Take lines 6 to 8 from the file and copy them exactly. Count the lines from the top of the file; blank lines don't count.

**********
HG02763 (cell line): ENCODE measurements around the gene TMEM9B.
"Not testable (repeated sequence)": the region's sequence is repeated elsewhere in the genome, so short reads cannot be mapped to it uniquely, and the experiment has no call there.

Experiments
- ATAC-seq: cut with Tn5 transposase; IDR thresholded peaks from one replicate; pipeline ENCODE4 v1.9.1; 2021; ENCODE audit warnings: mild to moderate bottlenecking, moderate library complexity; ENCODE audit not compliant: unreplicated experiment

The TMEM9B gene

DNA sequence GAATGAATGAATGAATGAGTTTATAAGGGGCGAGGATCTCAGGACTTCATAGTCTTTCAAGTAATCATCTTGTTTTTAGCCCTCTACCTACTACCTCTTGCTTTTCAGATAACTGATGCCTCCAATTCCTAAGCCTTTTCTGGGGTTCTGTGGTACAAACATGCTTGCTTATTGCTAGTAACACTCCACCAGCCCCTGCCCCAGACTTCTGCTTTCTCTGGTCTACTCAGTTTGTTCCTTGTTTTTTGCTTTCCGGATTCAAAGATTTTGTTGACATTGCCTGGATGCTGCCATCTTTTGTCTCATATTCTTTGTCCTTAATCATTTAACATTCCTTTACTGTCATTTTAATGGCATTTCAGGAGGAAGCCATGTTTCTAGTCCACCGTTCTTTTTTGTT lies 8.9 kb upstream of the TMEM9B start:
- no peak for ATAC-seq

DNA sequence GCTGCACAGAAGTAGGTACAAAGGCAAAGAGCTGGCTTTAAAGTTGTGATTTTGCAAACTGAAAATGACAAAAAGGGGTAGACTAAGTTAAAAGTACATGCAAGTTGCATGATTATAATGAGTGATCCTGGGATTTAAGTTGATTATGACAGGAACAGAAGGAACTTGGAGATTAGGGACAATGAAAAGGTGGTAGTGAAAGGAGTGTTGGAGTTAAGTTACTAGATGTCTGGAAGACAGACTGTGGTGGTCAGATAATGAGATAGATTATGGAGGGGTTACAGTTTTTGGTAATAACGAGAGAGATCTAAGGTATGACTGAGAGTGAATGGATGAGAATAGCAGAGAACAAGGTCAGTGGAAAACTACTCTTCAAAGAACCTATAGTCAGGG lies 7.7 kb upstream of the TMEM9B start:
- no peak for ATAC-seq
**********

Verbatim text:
DNA sequence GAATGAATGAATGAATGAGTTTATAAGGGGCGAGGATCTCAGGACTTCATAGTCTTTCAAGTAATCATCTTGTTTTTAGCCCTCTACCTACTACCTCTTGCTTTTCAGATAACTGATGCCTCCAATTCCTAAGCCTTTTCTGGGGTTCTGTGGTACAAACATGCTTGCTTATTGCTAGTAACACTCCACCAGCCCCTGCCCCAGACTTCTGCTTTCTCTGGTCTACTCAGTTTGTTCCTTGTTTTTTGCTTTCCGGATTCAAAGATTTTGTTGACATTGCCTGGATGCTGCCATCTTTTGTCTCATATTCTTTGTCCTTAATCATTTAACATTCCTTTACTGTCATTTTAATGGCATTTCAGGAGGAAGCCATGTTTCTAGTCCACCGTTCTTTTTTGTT lies 8.9 kb upstream of the TMEM9B start:
- no peak for ATAC-seq

DNA sequence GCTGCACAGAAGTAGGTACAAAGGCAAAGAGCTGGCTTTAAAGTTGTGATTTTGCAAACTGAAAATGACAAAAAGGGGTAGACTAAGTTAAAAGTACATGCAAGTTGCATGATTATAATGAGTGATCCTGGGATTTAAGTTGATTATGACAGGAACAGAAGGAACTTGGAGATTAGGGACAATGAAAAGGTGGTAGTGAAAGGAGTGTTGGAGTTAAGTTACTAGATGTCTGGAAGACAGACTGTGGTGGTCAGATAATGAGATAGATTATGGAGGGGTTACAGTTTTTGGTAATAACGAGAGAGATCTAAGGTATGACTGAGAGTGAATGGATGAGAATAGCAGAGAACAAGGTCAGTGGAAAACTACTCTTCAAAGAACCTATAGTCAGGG lies 7.7 kb upstream of the TMEM9B start: